Wildwood is inspired by long walks through the forest, searching the forest floor for rare flowers and interesting leaves and forms and revelling in how timeless it feels. One of the themes that inspires me throughout my work is that of the fairytale — the fields and forests of a British landscape, the places that wild-at-heart maidens run away to when they’re going to be married off to someone they don’t love, the sound of fallen leaves crunching as a horse gallops through. A ‘wild at heart’ spirit. A sense of romance. The wild forest. ‘Wildwood’ speaks to these foresty areas and their uncultivated nature ~Elizabeth Olwen
Above was the description we received when we took on this Warp & Weft Challenge. British? Romance? Fairy tales? Perfect! I love anything British, especially anything from the BBC, hence recently watching “Call the Midwife“. The more I looked at Elizabeth Olwen’s Wildwood fabric I felt like it came from the same period as the show. The WW2 era I think we all have romanticize about at one time or another. In the show I loved seeing them handwriting letters, licking stamps and sending them off hopefully to arrive in time. You might already know but I have a thing for envelopes and stationary. When working on this project I cracked open my record player, broke out my Grandfather’s albums from the post WW2 era and scattered my vintage button collection about.
I thought about the story of Little Red Riding Hood – which I think the Wildwood in Crimson just screams. PS. The blue fabric is called Deco Petal Navy. I thought about Little Red Riding Hood travelling to visit her grandmother. Which led me to thinking about when I was a kid visiting my grandparents. Both sets lived about an hour from us. We’d ritually fill up at the gas station, dad would buy us each a bag of Old Dutch potato chips and a Pepsi. It was very comforting. Maybe not the healthiest but to this day I just love eating in cars, a habit I’ve had a difficult time breaking. I’ve always loved a good road trip (the right soundtrack is key) and I’ve always brought a project with me to work on, whether we’re driving or we’re flying.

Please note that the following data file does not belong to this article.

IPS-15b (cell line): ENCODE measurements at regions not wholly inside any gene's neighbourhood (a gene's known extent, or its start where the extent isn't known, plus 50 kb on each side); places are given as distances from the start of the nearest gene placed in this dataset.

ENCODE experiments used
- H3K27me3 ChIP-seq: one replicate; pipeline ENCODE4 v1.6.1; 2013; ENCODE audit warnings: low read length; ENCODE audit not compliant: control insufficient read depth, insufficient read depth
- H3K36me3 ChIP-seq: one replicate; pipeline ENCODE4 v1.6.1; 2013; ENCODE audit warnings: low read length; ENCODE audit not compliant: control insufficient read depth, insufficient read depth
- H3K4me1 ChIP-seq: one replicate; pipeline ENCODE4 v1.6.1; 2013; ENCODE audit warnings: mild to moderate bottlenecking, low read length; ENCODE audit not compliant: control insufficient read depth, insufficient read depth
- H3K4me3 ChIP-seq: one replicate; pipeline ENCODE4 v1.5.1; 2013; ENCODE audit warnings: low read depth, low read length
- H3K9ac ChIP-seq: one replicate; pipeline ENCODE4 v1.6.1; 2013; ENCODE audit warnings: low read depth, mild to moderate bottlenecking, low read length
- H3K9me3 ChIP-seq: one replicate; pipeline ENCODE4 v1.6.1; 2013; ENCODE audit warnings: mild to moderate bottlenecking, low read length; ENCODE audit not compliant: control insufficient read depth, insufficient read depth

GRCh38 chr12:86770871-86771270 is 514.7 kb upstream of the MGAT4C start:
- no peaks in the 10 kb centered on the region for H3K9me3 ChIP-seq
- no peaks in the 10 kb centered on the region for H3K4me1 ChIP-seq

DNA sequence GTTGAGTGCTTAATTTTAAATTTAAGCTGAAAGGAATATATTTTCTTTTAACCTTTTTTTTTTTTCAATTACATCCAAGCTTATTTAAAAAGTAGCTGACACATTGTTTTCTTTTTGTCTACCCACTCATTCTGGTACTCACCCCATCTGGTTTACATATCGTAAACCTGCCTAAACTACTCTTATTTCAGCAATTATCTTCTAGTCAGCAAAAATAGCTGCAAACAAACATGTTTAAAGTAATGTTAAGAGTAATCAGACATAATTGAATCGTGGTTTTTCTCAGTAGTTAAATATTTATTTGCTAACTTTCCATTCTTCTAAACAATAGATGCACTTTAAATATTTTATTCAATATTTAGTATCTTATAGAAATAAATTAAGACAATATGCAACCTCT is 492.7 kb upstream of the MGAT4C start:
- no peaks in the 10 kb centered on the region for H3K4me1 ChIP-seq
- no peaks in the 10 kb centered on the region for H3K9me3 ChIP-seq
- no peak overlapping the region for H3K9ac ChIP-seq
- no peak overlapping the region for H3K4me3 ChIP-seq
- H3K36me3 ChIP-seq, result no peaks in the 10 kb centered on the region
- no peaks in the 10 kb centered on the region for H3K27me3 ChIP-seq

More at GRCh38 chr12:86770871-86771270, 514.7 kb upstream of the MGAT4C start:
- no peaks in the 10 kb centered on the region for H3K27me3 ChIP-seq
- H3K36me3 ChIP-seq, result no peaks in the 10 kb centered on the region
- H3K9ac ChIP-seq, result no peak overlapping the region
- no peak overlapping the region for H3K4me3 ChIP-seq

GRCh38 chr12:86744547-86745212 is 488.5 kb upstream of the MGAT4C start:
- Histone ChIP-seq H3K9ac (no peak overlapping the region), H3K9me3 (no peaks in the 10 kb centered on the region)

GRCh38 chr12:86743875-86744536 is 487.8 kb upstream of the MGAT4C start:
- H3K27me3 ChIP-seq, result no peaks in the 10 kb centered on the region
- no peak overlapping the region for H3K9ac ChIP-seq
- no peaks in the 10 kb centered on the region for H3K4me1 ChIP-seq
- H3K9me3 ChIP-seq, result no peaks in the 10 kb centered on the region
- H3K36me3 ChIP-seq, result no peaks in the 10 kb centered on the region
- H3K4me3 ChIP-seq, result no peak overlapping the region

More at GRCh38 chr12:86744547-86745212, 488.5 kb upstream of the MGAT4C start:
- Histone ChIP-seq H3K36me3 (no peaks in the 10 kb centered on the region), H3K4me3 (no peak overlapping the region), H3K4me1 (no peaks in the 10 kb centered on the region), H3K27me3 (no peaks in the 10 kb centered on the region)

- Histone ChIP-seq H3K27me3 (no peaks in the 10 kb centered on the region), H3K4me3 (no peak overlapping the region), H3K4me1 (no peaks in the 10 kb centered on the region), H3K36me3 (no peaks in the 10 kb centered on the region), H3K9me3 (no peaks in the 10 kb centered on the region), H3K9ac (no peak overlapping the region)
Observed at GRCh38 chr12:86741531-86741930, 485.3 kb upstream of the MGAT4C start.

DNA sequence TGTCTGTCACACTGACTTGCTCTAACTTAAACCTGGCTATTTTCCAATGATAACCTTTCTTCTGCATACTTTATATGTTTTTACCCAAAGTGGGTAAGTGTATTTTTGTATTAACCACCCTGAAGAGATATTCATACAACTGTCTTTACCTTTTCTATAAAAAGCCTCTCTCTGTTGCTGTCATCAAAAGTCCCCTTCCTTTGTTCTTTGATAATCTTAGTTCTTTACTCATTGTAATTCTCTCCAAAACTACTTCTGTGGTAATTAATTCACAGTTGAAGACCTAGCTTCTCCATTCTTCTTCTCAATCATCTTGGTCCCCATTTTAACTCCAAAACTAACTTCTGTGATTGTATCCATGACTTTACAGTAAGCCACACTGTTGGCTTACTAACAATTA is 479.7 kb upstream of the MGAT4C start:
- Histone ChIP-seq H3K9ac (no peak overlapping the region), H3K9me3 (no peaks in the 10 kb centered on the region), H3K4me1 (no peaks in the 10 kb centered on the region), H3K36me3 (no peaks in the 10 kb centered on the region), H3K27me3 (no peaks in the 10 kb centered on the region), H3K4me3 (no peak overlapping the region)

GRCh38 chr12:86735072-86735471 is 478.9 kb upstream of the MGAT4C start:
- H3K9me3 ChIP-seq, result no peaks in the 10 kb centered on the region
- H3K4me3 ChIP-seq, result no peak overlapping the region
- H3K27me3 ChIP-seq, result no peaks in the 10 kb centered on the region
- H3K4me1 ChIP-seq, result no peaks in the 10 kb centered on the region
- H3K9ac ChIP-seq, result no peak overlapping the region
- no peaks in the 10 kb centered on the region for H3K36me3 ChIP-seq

So, for this challenge I wanted to make something that would be the ultimate travel sewing kit. Something to keep me organized, something to hold on my lap and something that’s better than throwing everything into a large pouch, which usually results in getting all my threads tangled, my scissors lost in my seat and having to reach around on the floor (ew!) looking for buttons I’ve dropped.
This is what I’ve come up with. I call it, “ To Grandmother’s House We Go!”
Inspired from some vintage buttons my friend Trudy gave me for my birthday last year, I attached two buttons with elastic to clasp the sewing kit together. That way the kit has plenty of room to grow!
The top flap opens and doubles for a thread catcher.
I always find I never have anywhere to put my teeny bits of thread. I either have to put them in to my pouch, then they mix with all my other supplies or I have to… shhh, don’t tell anyone, drop them on the floor.
The bottom flap I’ve sewn in some of my vintage buttons to hold my thread.
It’ll require some pre-planning and pre-loading of the thread but I think well worth it. I’ve developed a big pet peeve of thread unravelling in my project bags. This will keep everything nice and neat!
The flap on the right holds scissors and a seam ripper (perhaps a point turner depending on the project.)
I can’t even begin to tell you how many times I’ve lost my scissors in my seat while travelling. So annoying! This little button strap is to prevent that from ever happening again!
And the last flap is a needle book.
A needle book with three layers of felt.
The travel kit includes two pockets (three if you include the thread catcher) and one zippy pouch.
The Essex linen holds most fabric-y things in place but I thought I might need pouch with a zipper, for those slippery things like buttons or do-dads. (I love the word do-dads!)
… and really, I just wanted an excuse to make a 3 dimensional cassette tape zippy pouch.
I worked in the salvage on the cassette tape. On one side I used Elizabeth Olwen’s signature. On the other side I pieced it to say, “Wildwood”, ” For Cloud 9″. I can’t believe how well it worked out!
And of course, I had to do the bottom true to form.
TA DA! My Warp & Weft Challenge with Elizabeth Olwen’s fabric for Cloud 9!
Be sure to stop by the other blogs from the Sewing Society. Carla’s clutches and Cynthia’s table runner are just the tip of the iceberg. I’ve seen a sneak preview of a few of the other projects. You’re gonna love them! I know I do. Thanks so much for popping by!
Blog hop schedule:
September 26- Carla from “My 1/2 Dozen Daily”
September 27-Cynthia from “Cynthiaf”
September 28- Me
September 29-Cathy from “Blueberry Patch”
September 30-Esmari from “Warp and Weft”
October 1- Shannon from “The Finished Garment”
October 2-Hedi from “Elegance & Elephants”
October 3- Sherri from “Thread Riding Hood”